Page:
In this work we propose a different possibility. We argue that the analytical form of the PDF might be fixed by just few gross constraints which are extracted by the measured data, without invoking any detailed knowledge of the underlying dynamics. To make pictorial this claim we resort to the following paradigmatic case: let us imagine to be measuring some positive-definite quantity, i.e. a (number, mass, …) density. Suppose as well that the measured quantity is fluctuating and the typical amplitude of its fluctuations (the rms) is comparable to the average value. It is obvious that negative (below the average) fluctuations are penalized, since no less-than-zero values are permitted, whereas no similar constraint holds for the positive (above the average) ones. Hence, one must expect a fortiori the PDF to be skewed and non-gaussian: a log-normal PDF, e.g., might be appropriate in this instance (16). Of course, dynamical equations do contain the constraint of positiveness but our point is that, in this instance, it is not necessary to invoke them. Another intringuing aspect is that it is not necessary that these contraints do reflect an intrinsic property of the system; rather, they might be imposed by the measuring apparatus as well. Hence–in principle–the same system observed by different observers may produce different PDFs.

We describe the measurement process as an evolutionary process; the evolution does not occur in real time, but in a fictitious time whose flow parametrizes any increase of information about the system, acquired, e.g., via measurements, within a Bayesian viewpoint, and is therefore a fairly generic feature. The evolving quantity is the PDF, obtained by binning the measured signal, and the quantities of interest are the stable solutions of this equation.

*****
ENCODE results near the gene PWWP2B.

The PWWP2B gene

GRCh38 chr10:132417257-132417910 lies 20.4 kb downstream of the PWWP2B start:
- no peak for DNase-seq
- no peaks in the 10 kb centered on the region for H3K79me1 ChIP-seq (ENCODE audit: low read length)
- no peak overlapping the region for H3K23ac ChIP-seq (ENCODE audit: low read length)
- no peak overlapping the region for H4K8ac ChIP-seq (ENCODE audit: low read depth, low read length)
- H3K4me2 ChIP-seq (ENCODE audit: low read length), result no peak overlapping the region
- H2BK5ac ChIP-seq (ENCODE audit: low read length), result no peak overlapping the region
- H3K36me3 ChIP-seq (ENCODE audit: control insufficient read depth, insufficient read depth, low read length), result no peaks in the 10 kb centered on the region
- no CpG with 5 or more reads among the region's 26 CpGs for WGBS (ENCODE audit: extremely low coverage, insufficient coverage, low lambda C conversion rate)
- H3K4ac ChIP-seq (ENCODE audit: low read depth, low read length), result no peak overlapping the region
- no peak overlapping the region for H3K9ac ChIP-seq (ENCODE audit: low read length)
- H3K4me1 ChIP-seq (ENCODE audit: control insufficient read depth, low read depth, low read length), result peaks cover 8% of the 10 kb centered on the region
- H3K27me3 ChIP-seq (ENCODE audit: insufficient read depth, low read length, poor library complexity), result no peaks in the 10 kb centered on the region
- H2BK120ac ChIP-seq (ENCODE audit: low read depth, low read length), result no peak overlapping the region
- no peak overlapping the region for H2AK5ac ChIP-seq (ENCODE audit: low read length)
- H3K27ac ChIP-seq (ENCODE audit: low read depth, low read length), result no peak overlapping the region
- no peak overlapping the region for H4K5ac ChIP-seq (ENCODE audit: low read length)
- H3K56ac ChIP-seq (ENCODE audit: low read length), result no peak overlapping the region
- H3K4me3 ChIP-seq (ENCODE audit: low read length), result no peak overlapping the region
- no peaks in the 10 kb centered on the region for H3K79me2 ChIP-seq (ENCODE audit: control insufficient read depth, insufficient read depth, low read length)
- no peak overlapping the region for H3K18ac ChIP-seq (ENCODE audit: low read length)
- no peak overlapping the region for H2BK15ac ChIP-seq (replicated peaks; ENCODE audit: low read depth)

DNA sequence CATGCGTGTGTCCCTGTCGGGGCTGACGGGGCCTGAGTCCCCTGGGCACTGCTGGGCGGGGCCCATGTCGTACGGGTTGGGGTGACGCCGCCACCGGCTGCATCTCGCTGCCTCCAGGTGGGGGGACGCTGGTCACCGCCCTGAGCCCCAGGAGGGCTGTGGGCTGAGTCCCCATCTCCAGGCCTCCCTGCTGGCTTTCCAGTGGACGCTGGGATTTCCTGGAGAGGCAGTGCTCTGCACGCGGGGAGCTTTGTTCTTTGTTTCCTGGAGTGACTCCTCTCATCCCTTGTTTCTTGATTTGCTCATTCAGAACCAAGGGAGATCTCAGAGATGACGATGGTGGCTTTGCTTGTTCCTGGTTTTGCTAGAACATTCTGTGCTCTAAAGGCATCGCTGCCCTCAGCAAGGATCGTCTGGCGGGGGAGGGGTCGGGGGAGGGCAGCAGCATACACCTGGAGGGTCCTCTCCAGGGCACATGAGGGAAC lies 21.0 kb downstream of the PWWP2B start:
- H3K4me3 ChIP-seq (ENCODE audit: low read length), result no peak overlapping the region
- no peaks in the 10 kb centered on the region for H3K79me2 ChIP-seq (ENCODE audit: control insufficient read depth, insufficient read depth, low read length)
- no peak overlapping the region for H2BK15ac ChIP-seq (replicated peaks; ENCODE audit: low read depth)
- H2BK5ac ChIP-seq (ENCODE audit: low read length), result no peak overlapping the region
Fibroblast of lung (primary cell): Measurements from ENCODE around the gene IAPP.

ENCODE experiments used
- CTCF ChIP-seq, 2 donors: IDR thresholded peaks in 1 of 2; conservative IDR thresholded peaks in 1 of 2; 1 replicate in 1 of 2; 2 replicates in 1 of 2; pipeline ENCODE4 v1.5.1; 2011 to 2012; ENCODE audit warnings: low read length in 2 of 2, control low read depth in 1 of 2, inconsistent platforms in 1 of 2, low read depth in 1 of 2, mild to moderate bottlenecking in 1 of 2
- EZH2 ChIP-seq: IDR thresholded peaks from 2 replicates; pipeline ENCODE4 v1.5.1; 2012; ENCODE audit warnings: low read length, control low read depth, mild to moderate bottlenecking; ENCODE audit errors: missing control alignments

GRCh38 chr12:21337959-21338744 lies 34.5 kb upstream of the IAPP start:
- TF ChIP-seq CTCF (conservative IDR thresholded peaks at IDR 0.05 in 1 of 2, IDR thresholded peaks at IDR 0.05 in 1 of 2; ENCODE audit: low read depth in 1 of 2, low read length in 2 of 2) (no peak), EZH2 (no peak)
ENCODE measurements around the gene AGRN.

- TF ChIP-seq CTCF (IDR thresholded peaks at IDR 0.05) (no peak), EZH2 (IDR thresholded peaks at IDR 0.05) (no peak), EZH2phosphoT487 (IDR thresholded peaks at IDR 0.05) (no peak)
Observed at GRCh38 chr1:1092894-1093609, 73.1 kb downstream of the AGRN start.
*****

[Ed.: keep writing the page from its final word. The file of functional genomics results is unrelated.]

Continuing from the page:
Let us introduce the model. Any scalar signal is bounded between a minimum and a maximum value, . The two extrema are either fixed by physical constraints, or are empirically determined by experiments. For the forthcoming analytical manipulations it is convenient to deal with a PDF whose support is semicompact: either or . If both of them are finite, then it is necessary to transform the measured variable, say switch to which converts the initial interval into . In most scenarios choosing the opposite range would be a more convenient choice, since measured signals are ordinarily defined as positive numbers. However, the difference is immaterial since amounts to just a change of sign of the observable involved. The present choice has the advantage of being consistent with the existing literature on evolutionary dynamics.

Let thus be the measured quantity, and its prior statistical distribution, which may have been obtained via some sets of measurements. Any further investigation provides new information about and, correspondingly, acts to modify . Formally we can represent this through a state-transition operator:

(1)

After subtracting from both members we arrive to

(2)

Eq (2) is an instance of a Master Equation (17). The function accounts for the flow of probability from to . Generically, it is expected to be system-dependent; however, we will look for universal traits that restrict its possible analytical forms. There are actually two constraints; the first one comes by integrating (2) over :